Bio & Life Sciences

Challenges for Genomics in the Age of Big Data

(Image via Shutterstock)

(Image via Shutterstock)

Scientists don’t dabble much in predictions. They’re comfortable with data, and facts they can observe. So when they do speculate, it’s worth paying attention.

Last week, a group of respected researchers published a commentary about the coming data challenges in genomics. Comparing the projected growth of genomic data to three other sources considered among the most prolific data producers in the world—astronomy, Twitter, and YouTube—these scientists predict that by 2025, genomics could well represent the biggest of big data fields. With the raw data for each human genome taking up about 100 GB, we’re well on our way.

Genomics only recently entered the big data realm, and we have major issues to address before it leapfrogs every other data-generating group. Here are the top four areas Techonomy believes must be improved in the next decade to get the genomics house in order.

Informed consent

Consent forms are a cornerstone of biomedical research. Any research project collecting genomic data begins with informed consent, a pile of paperwork that human subjects have to sign to be admitted to a study. Currently, these consent forms vary from project to project and from institution to institution, with a wide range of permissions and access guidelines not only for how data will be used in the current study, but also for how that data might be used in the future. This landscape makes it far more challenging than it should be for scientists to share data later, or to delve into existing data to draw new conclusions.

Scientists routinely praise an initiative called the Personal Genome Project, run through Harvard Medical School, for having the most broadly useful informed consent policies. Study participants have the option to be contacted for future studies, for example, and they agree to make their data and samples openly available to other labs. Because of that, PGP data has been accessed by researchers around the world who have used it to make important new discoveries. Before data generation ramps up to the billion-plus human genomes that scientists predict could be sequenced by 2025, it’s imperative that institutions embrace informed consent policies like PGP’s, allowing for massive data sharing and maximizing utility of this data.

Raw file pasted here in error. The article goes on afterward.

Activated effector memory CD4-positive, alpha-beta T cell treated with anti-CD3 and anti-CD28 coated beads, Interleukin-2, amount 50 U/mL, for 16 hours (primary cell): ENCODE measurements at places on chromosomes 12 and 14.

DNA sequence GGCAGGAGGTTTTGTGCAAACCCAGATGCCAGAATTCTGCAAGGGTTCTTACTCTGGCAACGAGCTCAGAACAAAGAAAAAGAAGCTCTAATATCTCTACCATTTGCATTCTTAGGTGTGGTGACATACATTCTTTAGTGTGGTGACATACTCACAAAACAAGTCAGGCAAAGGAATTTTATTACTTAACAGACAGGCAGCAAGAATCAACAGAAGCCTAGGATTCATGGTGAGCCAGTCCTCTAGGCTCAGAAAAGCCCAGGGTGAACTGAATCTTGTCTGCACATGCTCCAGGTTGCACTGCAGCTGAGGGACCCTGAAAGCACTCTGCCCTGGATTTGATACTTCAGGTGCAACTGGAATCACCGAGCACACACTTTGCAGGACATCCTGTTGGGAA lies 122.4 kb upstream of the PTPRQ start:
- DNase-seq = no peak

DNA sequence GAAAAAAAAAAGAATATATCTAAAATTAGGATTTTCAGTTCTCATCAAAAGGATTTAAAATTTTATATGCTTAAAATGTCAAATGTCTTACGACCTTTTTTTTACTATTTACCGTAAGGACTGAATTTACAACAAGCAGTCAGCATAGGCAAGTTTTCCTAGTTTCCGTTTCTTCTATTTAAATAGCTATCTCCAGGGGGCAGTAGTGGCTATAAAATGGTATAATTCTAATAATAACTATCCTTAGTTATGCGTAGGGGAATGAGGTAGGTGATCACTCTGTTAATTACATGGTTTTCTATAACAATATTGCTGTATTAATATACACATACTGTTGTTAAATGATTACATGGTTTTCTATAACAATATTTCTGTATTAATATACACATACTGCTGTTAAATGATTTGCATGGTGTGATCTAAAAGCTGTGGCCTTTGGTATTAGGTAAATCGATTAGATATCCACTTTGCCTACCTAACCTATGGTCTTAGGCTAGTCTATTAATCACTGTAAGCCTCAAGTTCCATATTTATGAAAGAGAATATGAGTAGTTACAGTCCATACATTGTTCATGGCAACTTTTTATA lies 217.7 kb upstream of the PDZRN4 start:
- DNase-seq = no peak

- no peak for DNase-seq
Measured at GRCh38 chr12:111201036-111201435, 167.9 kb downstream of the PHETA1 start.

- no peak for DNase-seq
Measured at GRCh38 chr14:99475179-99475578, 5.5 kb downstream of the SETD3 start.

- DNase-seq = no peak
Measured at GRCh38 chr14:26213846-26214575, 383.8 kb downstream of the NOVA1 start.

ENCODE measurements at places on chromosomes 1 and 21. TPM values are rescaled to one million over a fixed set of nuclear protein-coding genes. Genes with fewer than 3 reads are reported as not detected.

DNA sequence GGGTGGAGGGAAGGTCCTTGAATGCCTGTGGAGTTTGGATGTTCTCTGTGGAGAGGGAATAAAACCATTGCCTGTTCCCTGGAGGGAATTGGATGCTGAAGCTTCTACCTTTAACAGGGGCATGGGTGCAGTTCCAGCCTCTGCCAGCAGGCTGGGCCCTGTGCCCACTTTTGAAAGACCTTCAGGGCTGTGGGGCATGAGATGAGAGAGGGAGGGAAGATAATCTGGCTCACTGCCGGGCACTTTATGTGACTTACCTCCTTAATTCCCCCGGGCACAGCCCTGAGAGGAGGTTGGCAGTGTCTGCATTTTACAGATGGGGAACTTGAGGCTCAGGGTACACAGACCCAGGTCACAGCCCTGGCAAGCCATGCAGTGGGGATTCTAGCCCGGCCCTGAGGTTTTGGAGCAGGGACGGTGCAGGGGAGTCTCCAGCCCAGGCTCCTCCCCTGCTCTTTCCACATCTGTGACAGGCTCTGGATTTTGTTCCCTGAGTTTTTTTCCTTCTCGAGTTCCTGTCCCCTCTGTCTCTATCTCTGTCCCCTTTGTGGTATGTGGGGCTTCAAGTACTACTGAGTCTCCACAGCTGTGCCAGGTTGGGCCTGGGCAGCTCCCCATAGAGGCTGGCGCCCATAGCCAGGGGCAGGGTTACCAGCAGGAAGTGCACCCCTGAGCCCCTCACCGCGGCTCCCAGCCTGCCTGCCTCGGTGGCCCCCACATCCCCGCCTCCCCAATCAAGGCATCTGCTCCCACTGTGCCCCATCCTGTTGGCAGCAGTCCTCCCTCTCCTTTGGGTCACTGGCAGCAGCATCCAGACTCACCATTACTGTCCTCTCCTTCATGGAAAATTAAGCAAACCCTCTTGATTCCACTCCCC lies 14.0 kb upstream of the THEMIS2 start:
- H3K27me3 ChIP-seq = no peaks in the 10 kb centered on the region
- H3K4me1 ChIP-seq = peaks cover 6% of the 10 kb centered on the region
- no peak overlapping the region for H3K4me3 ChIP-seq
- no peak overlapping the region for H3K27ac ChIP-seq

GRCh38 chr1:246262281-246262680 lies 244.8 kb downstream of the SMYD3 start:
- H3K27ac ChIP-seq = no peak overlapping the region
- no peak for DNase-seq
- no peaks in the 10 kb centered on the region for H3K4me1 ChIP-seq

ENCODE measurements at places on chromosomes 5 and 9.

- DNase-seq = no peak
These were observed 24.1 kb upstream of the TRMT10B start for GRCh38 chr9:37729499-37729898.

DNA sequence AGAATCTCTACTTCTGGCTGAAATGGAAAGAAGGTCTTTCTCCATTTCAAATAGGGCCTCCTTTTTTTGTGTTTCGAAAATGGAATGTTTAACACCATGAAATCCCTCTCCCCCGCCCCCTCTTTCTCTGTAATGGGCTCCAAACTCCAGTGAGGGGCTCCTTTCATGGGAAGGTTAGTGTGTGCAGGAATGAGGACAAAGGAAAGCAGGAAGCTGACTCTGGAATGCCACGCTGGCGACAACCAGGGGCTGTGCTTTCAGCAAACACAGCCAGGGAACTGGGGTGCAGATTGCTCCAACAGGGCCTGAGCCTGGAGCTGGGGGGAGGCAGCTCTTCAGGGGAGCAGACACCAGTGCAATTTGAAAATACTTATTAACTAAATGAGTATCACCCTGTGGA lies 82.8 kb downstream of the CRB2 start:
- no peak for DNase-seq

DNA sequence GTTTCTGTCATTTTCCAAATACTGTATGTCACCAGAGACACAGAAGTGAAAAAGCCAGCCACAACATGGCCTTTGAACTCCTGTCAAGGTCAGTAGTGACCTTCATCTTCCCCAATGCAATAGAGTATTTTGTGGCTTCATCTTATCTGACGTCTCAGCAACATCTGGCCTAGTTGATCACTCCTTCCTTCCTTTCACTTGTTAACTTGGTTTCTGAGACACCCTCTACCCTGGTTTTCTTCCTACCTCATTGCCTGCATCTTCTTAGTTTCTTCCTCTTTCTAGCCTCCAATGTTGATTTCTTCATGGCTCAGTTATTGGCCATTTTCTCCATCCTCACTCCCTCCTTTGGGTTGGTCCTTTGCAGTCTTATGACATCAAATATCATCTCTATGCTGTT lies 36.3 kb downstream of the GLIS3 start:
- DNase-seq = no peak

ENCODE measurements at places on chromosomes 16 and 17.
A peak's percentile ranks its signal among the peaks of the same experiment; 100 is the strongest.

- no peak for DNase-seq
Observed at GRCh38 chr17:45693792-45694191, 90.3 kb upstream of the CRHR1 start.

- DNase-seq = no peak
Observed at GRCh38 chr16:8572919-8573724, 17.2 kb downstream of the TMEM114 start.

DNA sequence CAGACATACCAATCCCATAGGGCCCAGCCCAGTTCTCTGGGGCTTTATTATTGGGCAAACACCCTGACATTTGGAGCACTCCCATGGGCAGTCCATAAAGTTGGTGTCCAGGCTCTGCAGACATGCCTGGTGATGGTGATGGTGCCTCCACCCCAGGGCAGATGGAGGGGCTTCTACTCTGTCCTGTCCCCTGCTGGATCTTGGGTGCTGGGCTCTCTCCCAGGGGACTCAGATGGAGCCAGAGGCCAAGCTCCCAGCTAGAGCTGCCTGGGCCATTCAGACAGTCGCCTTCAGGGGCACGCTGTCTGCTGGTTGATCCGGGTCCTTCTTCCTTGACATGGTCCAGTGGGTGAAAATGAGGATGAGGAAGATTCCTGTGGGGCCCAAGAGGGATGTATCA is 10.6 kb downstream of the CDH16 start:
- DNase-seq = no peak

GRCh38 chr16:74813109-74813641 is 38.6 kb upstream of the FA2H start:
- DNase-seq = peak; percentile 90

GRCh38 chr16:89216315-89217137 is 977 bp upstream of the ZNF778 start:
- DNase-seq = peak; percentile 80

The authors of the commentary write: “If we do not commit as a scientific community to sharing now, we run the risk of establishing thousands of isolated, private data collections, each too underpowered to allow subtle signals to be extracted.” Successful data sharing in the future depends on significant improvement in informed consent guidelines.

Data security and storage

How many letters have you gotten in the last few years letting you know that your personal data—credit cards, bank accounts, health, insurance—may have been accessed by someone who violated the security of the organization you trusted to keep your information safe?

Those letters could become even more alarming if they’re reporting the theft of your genomic data. We have no idea how this type of data could be used by criminals, but no doubt there will be a market for it. We must invest now in superior data-protection tools for our genomic data if we hope to keep it safer than our financial data is with today’s leaky systems.

Storage methods must improve as well. Too much scientific data is stored in purpose-built databases, each with its own different formats and access rules. Cloud computing is often considered a way to improve the situation: store genomic data in one place (with lots of redundancy) where scientists, clinicians, and even consumers could access and run queries on it. But this will not improve access to the vast amount of existing data that we could capitalize on now if only it were connected and easily queried. We need the tech world to help with better options to store standardized data securely, and to add hooks to existing public data repositories to make them more useful.